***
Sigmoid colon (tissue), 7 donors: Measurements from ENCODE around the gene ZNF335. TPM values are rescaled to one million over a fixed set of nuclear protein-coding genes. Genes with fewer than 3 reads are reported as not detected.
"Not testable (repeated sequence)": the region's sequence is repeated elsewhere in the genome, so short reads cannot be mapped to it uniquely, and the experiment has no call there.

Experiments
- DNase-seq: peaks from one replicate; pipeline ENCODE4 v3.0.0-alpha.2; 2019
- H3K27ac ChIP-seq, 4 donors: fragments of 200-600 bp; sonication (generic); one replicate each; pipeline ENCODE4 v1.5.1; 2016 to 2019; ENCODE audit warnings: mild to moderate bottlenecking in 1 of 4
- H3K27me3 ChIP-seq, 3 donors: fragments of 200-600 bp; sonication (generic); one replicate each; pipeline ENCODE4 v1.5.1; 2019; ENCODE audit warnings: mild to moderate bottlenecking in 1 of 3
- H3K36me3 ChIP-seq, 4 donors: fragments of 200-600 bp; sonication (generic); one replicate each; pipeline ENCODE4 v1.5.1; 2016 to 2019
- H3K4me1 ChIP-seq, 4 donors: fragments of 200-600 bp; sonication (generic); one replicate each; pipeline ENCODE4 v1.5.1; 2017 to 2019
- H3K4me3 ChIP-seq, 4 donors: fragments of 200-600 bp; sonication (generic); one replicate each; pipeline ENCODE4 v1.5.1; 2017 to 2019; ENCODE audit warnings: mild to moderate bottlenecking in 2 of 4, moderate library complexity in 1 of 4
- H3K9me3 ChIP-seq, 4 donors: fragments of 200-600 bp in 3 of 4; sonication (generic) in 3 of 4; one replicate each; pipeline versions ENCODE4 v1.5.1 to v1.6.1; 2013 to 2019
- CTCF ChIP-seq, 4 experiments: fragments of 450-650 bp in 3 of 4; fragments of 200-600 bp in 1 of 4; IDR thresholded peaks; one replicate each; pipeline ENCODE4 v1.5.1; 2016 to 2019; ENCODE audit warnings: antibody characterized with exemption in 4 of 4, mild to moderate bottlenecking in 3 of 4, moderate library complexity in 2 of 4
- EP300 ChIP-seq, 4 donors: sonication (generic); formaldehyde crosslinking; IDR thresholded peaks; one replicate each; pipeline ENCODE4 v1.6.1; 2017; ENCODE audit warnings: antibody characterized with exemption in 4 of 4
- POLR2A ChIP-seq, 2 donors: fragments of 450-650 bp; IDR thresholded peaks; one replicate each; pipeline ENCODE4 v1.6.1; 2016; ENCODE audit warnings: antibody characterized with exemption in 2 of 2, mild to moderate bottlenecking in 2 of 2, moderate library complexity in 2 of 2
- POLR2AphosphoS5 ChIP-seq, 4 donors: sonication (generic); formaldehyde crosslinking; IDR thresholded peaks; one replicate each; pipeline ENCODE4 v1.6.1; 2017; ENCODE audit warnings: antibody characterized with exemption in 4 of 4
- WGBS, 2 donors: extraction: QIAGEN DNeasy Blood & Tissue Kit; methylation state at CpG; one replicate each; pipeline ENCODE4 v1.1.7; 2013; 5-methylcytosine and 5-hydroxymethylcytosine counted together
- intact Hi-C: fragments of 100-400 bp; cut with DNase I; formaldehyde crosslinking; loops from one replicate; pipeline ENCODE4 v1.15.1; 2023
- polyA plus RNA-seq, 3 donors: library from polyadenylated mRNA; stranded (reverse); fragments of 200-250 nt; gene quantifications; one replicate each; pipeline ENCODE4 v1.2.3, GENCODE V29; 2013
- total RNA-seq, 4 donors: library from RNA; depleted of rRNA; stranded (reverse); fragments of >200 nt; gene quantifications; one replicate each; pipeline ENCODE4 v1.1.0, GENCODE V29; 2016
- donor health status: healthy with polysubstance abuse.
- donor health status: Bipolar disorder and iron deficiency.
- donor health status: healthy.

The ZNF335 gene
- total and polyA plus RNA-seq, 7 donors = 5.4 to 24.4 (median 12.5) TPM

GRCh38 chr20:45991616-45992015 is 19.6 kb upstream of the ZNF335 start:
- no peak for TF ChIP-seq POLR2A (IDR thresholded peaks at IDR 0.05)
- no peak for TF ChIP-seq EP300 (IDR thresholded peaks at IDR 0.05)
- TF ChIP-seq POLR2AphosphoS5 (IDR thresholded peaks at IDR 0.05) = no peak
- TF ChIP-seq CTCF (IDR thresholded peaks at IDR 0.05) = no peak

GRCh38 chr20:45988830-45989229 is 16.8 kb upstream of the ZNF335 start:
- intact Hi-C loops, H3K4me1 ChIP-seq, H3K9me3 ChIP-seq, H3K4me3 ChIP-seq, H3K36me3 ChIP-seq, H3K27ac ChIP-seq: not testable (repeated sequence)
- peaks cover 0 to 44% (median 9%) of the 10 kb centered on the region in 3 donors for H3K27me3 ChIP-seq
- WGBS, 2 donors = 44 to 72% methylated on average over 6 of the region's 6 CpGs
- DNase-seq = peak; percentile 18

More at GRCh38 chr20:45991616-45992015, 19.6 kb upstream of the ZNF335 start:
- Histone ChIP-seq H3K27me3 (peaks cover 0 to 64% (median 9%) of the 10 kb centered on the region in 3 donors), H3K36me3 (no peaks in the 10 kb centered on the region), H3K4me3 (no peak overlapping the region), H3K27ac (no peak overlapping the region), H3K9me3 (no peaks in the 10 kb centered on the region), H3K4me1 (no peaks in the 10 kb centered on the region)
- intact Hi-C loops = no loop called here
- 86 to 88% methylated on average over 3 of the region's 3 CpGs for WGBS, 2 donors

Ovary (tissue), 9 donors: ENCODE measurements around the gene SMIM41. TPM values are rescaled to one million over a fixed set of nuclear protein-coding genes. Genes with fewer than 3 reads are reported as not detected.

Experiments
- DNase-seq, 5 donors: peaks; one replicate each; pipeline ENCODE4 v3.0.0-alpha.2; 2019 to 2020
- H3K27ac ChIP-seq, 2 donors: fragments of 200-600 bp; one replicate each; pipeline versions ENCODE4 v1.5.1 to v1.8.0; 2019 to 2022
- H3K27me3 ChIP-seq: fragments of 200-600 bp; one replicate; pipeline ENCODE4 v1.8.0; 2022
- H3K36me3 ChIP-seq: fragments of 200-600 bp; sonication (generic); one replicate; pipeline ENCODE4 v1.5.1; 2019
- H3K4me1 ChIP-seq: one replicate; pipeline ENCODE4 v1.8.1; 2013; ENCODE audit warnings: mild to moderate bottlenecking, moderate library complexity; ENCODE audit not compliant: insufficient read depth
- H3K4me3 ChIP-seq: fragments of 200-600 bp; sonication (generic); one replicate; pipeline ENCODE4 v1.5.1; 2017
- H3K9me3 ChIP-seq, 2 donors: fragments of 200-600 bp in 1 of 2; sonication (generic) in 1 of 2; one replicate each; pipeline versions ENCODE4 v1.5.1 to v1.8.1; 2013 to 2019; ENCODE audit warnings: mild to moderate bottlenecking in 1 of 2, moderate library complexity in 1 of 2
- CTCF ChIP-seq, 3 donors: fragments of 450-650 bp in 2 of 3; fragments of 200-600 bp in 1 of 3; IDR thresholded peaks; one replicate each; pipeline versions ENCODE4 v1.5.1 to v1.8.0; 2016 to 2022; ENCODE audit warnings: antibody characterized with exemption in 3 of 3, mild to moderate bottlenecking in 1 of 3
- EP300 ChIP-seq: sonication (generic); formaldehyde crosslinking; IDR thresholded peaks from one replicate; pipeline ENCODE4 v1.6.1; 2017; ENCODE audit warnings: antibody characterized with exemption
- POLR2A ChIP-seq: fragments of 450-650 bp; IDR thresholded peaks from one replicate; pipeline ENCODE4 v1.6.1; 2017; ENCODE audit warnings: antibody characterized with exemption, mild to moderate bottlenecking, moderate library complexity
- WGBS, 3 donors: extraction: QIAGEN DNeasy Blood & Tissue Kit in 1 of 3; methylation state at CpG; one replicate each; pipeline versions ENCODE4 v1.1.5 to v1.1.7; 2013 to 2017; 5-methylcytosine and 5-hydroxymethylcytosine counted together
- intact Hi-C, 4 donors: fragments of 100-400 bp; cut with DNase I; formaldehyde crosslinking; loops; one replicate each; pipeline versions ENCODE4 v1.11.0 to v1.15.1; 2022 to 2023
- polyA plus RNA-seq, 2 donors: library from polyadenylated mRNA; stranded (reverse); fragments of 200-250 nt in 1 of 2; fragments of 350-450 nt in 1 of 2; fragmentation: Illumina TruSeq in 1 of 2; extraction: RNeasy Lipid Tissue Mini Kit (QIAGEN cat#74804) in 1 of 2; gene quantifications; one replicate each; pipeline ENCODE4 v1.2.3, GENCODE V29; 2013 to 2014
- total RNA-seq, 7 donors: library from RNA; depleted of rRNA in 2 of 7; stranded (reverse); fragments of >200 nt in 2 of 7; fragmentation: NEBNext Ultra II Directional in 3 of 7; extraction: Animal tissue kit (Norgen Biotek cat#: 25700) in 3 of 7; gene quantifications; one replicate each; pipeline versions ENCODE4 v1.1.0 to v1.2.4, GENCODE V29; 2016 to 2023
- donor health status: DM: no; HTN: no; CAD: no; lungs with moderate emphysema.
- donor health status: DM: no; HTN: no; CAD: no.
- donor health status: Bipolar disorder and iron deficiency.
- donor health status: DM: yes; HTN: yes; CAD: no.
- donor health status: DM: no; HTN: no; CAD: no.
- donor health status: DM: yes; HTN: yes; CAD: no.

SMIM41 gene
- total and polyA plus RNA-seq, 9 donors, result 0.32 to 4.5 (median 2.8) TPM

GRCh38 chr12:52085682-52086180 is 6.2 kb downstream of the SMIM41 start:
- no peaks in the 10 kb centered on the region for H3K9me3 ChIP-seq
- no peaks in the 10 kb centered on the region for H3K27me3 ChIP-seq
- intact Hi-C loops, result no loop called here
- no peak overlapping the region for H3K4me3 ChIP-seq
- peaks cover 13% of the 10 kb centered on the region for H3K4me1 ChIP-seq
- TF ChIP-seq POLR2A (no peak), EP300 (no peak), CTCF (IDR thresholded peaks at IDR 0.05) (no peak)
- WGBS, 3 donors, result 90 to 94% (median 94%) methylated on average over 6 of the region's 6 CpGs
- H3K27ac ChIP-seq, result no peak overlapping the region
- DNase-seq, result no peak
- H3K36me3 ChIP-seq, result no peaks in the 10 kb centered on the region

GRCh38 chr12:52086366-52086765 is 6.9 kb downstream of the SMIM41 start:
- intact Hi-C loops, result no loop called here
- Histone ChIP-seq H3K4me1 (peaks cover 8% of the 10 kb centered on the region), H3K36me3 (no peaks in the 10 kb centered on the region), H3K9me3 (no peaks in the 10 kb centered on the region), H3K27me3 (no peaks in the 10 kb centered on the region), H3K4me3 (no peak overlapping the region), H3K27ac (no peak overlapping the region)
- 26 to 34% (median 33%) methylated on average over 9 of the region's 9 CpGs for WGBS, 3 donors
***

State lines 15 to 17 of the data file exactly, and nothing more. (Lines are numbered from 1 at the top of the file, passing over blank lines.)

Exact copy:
- WGBS, 2 donors: extraction: QIAGEN DNeasy Blood & Tissue Kit; methylation state at CpG; one replicate each; pipeline ENCODE4 v1.1.7; 2013; 5-methylcytosine and 5-hydroxymethylcytosine counted together
- intact Hi-C: fragments of 100-400 bp; cut with DNase I; formaldehyde crosslinking; loops from one replicate; pipeline ENCODE4 v1.15.1; 2023
- polyA plus RNA-seq, 3 donors: library from polyadenylated mRNA; stranded (reverse); fragments of 200-250 nt; gene quantifications; one replicate each; pipeline ENCODE4 v1.2.3, GENCODE V29; 2013